An Agile Method for Model-Driven Requirements Engineering

Requirements Management Articles

This article provides a methodological approach that focuses on requirements engineering within the Model-Driven Development (MDD) context. Our approach is an OpenUP extension in which the requirements discipline is placed in the model-driven context. We believe that the integration of requirements engineering and MDD into one consistent process will provide practitioners with the benefits of both. This paper presents the definition of the proposed process, OpenUP/MDRE, including its activities, roles, and work products. We also provide an example of its use in a SOA-based software development project. The use of our approximation guides the activities of requirements engineering and promotes automation by means of model transformations.

software requirements group
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Reviewing Requirements for Testability

Modern software development approaches like Agile and Scrum support a strong collaboration between all member of the software development team, software testers and business analysts included. Even if you don’t use a method like Behavior-Driven Development (BDD) or Specification by Example, checking the fact that you will be able to actually test your requirements is […]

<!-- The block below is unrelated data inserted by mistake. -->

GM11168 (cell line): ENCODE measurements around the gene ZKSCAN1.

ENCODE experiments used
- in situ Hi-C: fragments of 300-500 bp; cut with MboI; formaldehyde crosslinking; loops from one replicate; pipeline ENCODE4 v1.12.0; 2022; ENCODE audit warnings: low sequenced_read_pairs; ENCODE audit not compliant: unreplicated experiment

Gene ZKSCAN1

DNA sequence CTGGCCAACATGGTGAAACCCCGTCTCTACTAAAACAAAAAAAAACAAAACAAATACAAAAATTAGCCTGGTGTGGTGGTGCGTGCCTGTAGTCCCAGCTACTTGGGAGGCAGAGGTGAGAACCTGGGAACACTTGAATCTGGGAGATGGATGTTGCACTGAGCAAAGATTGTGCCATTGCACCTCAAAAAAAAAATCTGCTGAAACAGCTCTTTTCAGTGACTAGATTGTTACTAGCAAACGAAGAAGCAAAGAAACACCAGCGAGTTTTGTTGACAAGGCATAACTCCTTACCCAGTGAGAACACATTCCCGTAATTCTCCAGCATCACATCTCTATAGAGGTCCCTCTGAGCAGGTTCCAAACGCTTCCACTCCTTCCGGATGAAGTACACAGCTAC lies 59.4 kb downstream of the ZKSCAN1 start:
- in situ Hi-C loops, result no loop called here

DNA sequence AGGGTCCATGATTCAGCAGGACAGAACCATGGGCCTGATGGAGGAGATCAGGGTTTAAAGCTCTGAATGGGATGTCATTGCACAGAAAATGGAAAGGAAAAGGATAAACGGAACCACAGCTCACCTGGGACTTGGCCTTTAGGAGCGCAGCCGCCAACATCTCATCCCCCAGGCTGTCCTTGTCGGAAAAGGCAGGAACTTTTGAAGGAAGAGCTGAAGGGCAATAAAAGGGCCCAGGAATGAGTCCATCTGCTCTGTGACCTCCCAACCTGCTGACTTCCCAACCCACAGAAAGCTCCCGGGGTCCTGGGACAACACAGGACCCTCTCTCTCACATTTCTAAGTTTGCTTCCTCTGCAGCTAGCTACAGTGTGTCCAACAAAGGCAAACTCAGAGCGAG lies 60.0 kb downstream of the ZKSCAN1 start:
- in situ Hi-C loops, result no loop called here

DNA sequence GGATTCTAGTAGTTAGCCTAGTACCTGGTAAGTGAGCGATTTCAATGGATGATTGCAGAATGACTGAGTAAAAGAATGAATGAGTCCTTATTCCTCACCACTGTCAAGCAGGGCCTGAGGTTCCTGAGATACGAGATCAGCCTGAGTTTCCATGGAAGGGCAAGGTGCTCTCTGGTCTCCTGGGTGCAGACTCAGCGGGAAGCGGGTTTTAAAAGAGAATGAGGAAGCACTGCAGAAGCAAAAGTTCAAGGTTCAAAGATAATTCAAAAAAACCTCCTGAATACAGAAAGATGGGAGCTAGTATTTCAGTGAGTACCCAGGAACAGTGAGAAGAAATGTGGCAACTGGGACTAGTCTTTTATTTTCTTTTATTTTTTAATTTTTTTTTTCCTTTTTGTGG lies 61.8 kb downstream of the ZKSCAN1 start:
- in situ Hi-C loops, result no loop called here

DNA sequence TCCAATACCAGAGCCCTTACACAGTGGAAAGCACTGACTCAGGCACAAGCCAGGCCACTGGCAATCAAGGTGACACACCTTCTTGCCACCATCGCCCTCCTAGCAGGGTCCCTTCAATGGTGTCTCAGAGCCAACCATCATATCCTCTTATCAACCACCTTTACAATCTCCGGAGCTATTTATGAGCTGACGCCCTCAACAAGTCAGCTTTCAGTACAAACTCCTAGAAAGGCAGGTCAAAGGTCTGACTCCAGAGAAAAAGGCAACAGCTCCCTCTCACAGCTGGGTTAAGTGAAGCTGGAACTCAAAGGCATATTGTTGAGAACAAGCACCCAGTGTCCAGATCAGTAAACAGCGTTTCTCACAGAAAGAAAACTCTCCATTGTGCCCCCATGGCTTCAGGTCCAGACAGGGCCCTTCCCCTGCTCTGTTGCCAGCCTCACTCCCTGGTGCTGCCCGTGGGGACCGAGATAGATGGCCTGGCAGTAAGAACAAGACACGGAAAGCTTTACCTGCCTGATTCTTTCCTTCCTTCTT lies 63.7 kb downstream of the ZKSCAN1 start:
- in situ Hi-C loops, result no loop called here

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Requirements Management Articles
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User Stories for Both Requirements and Testing

User stories are a technique taken from the agile development playbook that can easily be applied in traditional systems development and maintenance. User stories help you document needs in a structured way, from the users’ perspective. They’re a good basis for test cases, so as to support integrated requirements management and testing. In this article, […]

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Requirements Management Articles
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Understanding System Analysis Models

This article is an extract of the “Complete Systems Analysis” written by James and Suzanne Robertson. It explains the basics of analysis models and emphasize that the important thing to remember is that modeling tools are complementary. Each shows one aspect of the system. Together, they make a complete working model of the system.

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